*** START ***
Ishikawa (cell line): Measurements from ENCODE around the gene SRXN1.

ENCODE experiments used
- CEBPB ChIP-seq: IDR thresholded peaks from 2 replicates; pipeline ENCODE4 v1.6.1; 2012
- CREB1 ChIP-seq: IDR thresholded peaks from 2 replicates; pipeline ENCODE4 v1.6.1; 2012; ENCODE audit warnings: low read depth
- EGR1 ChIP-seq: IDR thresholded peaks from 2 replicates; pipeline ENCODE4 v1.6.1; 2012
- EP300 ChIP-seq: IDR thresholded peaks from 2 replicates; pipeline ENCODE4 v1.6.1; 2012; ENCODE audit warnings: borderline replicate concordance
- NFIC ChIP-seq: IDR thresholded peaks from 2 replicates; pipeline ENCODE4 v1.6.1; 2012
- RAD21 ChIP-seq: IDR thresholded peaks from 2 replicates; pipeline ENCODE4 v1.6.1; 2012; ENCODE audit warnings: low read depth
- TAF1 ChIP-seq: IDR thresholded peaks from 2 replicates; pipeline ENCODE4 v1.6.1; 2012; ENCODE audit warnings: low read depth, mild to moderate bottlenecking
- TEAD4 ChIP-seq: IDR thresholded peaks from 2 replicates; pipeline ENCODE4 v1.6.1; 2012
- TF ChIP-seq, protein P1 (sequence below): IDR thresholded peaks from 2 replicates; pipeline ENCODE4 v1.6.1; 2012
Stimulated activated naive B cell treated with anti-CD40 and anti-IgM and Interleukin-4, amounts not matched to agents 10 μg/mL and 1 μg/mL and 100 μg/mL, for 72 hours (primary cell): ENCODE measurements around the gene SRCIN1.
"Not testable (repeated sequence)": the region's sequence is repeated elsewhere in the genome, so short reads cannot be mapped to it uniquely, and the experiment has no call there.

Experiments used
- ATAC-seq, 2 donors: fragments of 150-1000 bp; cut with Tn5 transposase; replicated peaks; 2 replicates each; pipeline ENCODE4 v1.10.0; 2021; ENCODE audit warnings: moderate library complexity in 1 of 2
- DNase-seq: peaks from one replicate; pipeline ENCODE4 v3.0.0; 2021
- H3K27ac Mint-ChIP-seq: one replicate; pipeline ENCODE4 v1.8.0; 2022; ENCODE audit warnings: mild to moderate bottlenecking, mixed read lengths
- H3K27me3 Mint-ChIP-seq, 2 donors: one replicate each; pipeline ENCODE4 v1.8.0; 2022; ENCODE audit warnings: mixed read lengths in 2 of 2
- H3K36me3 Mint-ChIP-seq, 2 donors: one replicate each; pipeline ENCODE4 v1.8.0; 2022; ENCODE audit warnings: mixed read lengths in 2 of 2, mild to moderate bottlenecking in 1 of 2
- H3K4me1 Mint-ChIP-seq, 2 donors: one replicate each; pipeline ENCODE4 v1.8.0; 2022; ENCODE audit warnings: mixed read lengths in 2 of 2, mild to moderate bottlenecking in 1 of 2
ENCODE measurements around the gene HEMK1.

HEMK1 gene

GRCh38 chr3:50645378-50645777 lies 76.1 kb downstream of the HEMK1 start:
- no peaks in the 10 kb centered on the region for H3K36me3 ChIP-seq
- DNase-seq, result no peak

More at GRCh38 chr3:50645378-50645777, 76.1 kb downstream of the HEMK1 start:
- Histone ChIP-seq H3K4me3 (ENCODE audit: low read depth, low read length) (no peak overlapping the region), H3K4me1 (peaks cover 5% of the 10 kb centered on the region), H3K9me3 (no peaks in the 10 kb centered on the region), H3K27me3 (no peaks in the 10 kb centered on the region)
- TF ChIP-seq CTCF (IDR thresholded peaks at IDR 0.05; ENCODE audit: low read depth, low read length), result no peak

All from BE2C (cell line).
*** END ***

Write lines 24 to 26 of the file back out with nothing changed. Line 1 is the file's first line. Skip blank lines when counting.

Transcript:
- no peaks in the 10 kb centered on the region for H3K36me3 ChIP-seq
- DNase-seq, result no peak

More at GRCh38 chr3:50645378-50645777, 76.1 kb downstream of the HEMK1 start: